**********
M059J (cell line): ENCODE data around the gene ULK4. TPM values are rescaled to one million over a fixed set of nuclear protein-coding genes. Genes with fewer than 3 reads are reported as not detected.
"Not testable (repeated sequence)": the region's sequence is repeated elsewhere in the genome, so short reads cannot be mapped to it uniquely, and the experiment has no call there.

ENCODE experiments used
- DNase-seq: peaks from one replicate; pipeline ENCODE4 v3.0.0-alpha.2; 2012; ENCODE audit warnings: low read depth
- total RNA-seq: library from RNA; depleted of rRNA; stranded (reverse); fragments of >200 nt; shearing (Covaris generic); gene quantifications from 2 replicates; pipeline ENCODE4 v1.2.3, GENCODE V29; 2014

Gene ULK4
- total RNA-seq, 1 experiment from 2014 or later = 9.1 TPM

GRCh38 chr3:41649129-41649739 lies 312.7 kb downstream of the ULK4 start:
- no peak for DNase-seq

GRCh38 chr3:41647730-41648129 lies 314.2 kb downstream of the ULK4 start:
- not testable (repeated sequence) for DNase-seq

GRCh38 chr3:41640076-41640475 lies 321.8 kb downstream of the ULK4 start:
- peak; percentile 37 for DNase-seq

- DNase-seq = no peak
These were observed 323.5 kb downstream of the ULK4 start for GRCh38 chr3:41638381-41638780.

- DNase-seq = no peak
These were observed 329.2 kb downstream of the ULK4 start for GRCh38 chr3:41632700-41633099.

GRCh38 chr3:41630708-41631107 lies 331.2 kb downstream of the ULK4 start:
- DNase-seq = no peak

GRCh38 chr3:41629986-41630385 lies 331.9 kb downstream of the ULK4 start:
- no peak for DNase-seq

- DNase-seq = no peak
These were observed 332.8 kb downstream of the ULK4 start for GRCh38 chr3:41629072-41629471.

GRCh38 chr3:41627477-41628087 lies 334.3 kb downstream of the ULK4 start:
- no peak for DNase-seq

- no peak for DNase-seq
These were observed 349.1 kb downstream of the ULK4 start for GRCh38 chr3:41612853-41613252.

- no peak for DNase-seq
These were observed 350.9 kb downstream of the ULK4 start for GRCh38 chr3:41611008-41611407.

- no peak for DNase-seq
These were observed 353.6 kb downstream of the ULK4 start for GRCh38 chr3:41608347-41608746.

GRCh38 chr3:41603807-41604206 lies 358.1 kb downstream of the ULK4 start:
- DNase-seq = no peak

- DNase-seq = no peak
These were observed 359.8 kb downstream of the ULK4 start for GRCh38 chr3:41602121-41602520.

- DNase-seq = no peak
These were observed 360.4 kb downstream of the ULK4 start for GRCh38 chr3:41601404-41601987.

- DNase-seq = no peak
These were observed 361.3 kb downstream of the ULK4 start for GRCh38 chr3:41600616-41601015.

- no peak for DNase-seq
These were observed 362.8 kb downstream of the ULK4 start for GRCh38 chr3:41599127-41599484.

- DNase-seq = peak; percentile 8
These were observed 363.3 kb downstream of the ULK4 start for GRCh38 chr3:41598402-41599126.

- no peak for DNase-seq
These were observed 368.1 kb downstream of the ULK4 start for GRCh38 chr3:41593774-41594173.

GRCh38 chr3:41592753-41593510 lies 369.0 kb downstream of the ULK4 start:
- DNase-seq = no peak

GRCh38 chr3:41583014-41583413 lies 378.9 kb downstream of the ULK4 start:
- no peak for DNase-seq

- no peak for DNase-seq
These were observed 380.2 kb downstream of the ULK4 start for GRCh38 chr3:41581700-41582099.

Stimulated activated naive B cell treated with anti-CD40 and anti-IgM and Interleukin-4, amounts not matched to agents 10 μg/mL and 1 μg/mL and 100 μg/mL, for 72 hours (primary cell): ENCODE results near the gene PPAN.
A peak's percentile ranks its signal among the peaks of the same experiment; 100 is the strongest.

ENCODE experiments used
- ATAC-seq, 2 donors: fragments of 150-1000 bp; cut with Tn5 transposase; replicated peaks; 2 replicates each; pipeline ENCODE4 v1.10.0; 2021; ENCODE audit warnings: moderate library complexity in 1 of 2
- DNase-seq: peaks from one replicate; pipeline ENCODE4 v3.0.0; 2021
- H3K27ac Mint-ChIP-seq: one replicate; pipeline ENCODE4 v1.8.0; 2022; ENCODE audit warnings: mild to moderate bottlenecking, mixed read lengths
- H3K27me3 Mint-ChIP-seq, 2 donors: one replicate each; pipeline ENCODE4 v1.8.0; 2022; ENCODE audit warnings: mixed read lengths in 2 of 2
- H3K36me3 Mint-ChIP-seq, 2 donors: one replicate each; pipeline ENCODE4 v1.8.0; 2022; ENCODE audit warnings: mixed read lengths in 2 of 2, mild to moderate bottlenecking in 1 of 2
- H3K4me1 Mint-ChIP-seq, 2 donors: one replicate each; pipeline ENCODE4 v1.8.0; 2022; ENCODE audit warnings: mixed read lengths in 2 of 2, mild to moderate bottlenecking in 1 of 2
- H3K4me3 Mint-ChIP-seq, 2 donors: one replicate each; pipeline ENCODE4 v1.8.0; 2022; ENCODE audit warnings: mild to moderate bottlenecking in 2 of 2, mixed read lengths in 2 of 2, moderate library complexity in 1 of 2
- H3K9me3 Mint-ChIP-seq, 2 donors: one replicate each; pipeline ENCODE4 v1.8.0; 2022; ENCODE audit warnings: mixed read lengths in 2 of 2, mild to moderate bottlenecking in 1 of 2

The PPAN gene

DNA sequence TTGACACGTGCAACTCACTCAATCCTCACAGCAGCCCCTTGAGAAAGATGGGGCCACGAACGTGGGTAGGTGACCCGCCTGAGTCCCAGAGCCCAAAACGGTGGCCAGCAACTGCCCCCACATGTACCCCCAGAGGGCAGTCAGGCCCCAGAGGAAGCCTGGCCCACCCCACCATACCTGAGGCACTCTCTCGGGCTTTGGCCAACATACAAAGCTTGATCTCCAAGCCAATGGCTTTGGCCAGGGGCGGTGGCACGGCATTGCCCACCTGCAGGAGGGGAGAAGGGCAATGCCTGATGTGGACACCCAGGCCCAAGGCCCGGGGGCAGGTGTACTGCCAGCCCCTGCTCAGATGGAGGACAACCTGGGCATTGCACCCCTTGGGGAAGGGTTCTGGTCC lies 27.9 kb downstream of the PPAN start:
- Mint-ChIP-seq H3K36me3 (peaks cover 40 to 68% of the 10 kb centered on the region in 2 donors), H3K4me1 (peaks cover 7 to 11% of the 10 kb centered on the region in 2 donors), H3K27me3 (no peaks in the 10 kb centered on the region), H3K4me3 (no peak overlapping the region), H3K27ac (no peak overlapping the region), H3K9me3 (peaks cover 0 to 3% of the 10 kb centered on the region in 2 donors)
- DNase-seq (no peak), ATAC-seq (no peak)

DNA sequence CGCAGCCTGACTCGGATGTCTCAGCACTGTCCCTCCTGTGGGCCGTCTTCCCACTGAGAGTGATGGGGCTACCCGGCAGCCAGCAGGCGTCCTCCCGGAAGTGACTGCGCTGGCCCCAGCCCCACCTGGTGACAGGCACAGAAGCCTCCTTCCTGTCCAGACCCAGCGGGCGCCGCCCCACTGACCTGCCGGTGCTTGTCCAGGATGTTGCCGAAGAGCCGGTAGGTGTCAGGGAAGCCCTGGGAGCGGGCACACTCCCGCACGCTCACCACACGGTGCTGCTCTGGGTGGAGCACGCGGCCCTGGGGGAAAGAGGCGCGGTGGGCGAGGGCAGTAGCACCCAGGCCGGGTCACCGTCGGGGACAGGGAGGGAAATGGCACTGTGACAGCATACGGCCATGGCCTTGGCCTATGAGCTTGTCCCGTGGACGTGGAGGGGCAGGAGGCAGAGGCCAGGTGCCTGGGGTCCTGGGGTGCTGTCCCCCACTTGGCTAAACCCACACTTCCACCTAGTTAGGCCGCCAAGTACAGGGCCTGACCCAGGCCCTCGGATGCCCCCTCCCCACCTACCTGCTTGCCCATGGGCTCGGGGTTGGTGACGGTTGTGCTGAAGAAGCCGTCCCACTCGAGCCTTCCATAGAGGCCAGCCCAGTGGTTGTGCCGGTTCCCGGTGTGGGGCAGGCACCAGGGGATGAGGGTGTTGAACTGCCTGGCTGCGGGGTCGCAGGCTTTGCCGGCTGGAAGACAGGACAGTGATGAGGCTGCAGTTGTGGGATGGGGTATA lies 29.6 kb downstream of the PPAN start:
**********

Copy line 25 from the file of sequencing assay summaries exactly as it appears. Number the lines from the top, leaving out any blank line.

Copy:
- no peak for DNase-seq